Mike Stuchbery💀🍷 @MikeStuchbery_ I tell stories about the past, as weird and wonderful as it is. // Lit Rep: @dhhlitagency // Buy me a Kofi: t.co/YgI1JATeVt // Resolutely anti-fascist. Oct. 31, 2018 6 min read

On Halloween, I’m not going to talk supernatural. Let’s talk about something darker & closer to home. If your family hails from Europe, or parts of Australia, perhaps your forebears delighted in the darkness that I will describe. Let’s talk about a visit to the morgue! THREAD /1

Morgues have existed for hundreds of years, but thanks to the Industrial Revolution, their use exploded. For the first time, people were dying in quantities away from home (as was fairly normal) & many were unclaimed or unidentifiable. Authorities needed a way to manage them. /2

Perhaps the most well-known morgue in the 19th century was that in Paris. A large, city, with a wide river through it, a morgue was absolutely essential. Those found dead in alleyways, or pulled with hooks from the Seine, needed a place for identification before burial. /3

The thinking of Parisian authorities was that by opening the doors of the morgue to the public, it would be easier to identify bodies and apprehend murderers. What they didn’t count upon was the dark attraction that the unclaimed dead had for Parisians. /4

When I say the morgue was popular, I’m underselling it. Crowds gathered each day to see who had been brought in, shown on angled slabs behind glass. While genitals were covered, pretty much everything else was on display. They were kept there until they began to fall apart. /5

When I say pretty much everything else was on display, I mean it - wounds and gashes were visible, limbs were often missing, viscera was visible. Breasts were also exposed - I imagine there were a fair few young Parisians whose first experience with female nudity was a corpse. /6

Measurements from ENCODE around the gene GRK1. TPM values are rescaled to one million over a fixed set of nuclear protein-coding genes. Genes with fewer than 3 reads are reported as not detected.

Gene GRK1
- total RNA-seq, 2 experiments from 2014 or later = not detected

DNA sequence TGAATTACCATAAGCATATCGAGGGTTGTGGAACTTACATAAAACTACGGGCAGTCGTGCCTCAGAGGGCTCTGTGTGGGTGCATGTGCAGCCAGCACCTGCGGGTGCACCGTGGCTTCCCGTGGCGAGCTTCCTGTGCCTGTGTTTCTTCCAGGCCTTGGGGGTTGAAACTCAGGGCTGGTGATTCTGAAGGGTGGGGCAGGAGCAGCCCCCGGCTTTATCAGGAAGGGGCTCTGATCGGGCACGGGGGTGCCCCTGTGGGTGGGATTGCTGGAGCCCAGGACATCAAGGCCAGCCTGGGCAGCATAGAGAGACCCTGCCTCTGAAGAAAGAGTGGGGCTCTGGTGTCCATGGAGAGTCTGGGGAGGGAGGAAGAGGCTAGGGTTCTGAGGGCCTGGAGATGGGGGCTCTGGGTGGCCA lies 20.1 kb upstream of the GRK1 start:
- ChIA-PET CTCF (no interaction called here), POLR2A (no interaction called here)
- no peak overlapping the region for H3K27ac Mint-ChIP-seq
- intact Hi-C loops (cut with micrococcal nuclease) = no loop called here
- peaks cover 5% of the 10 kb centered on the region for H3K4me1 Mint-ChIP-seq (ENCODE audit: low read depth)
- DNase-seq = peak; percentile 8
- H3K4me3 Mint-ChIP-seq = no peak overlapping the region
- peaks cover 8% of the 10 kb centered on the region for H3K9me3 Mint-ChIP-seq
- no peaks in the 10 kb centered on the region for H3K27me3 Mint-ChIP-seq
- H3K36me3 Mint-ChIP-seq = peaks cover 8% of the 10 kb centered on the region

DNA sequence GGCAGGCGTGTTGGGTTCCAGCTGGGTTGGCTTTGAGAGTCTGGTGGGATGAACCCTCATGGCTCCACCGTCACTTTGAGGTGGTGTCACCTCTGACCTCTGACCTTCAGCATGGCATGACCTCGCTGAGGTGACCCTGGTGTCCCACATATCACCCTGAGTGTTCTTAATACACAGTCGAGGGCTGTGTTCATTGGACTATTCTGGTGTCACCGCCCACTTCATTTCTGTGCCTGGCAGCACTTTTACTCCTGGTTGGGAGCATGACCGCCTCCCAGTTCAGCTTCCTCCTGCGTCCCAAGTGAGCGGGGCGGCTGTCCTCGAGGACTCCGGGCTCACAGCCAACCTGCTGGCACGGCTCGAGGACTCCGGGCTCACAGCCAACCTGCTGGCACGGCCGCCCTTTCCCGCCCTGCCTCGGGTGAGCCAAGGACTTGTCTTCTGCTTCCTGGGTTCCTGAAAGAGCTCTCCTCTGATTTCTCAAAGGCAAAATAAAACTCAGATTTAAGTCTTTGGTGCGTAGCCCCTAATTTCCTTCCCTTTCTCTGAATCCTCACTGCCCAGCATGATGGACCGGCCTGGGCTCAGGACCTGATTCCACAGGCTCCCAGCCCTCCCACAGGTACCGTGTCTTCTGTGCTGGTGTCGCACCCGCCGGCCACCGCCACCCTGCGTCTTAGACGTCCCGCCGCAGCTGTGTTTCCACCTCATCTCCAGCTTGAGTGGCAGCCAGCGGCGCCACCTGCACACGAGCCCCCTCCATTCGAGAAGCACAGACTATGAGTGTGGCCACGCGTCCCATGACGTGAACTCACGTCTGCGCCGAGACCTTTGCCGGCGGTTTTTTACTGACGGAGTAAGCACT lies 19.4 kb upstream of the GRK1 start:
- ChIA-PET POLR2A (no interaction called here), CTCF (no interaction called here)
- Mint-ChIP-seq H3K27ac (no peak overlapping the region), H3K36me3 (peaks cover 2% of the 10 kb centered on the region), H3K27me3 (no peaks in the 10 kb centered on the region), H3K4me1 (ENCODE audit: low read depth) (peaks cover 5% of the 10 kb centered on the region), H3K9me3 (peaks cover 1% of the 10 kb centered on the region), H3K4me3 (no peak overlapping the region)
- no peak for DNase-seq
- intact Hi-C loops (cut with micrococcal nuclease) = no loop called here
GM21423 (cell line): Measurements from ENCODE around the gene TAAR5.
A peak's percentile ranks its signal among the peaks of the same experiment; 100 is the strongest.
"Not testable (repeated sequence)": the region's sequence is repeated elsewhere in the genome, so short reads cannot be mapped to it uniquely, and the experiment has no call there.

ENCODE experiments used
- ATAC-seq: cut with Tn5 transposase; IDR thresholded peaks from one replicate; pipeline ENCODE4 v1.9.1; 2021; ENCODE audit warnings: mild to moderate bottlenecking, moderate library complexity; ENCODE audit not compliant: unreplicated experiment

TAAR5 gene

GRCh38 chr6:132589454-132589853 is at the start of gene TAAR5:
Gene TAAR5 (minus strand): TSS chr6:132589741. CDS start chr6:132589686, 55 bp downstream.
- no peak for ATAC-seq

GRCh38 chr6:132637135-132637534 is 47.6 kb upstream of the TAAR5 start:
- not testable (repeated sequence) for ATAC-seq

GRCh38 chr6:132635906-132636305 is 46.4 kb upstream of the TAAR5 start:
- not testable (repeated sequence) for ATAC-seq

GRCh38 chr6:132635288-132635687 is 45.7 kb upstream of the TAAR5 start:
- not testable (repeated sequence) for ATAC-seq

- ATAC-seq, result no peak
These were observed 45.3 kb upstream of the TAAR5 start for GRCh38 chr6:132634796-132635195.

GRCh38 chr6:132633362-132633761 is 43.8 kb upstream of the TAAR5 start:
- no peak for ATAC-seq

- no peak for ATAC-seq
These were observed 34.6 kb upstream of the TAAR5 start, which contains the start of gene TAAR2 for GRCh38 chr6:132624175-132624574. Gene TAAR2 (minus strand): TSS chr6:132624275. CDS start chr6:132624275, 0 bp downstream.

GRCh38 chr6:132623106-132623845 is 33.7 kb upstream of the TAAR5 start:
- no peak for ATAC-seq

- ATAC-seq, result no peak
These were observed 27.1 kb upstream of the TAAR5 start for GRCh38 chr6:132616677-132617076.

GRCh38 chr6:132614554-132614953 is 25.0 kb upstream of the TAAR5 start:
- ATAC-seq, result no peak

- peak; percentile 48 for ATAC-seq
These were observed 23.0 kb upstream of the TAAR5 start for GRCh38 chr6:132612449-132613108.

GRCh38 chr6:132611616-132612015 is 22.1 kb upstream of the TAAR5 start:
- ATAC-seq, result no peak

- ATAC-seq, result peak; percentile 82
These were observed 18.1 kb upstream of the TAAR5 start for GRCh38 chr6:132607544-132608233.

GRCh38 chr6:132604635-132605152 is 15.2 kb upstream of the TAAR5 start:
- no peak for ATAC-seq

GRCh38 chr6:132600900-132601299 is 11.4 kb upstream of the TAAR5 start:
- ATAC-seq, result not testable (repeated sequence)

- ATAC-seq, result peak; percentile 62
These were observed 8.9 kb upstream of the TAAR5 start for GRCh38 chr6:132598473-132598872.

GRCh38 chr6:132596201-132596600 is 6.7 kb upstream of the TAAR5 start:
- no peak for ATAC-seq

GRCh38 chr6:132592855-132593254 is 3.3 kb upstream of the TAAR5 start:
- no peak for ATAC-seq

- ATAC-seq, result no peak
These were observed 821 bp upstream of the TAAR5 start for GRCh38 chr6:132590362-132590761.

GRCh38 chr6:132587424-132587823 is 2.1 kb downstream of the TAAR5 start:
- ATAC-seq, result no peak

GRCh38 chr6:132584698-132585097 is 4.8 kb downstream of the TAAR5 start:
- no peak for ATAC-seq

It’s also important to note that for a long time, the Paris morgue was not refrigerated. Instead, the bodies were frozen in ice prior to display, and had water constantly dripped on them. You can imagine what this did to the bodies after a while. /7

The numerous newspapers & pamphlets published in Paris from the 1840s onwards often reported on the latest arrivals. When two young girls were brought in, in quick succession, the papers speculated whether they were twins. Thousands rushed to see - the police had to intervene. /8

For decades the Paris morgue was a massive, massive draw. You could buy souvenirs outside. When certain, famous bodies decomposed, wax models were made to keep the crowds coming and judging the quality of the reproductions against the real thing. /9

To me, the Paris Morgue seems to play into the ‘grand guignol’ tradition that would late take the city by storm - a fascination and revelling in sex and death, intermingled and on full display. /10

For more information on the Paris morgue and its massive popularity, this article from @ExploreWellcome really is terrific. /11  https://wellcomecollection.org/articles/paris-morgue/ 

However, Paris was far from the only city where the morgue was a tourist attraction. Munich was also a place where those who visited often ended up at the house of the dead. However, the motives behind the public exhibition of the dead seem fairly different here. /12

Into the 20th century, Munich had a number of ‘leichenhauser’ (quite literally, ‘corpse houses’) that all of the city’s dead had to be exhibited in for at least 24 hours prior to burial. Suicides and murder victims were not on display - they had their own, private facility. /13

The dead were clearly visible behind glass doors, each in their casket. Many were dressed in their best clothes, & held flowers or wreathes. Each had a finger, connected by a ring to a system running along the wall - at the slightest flicker of movement, a bell would ring. /14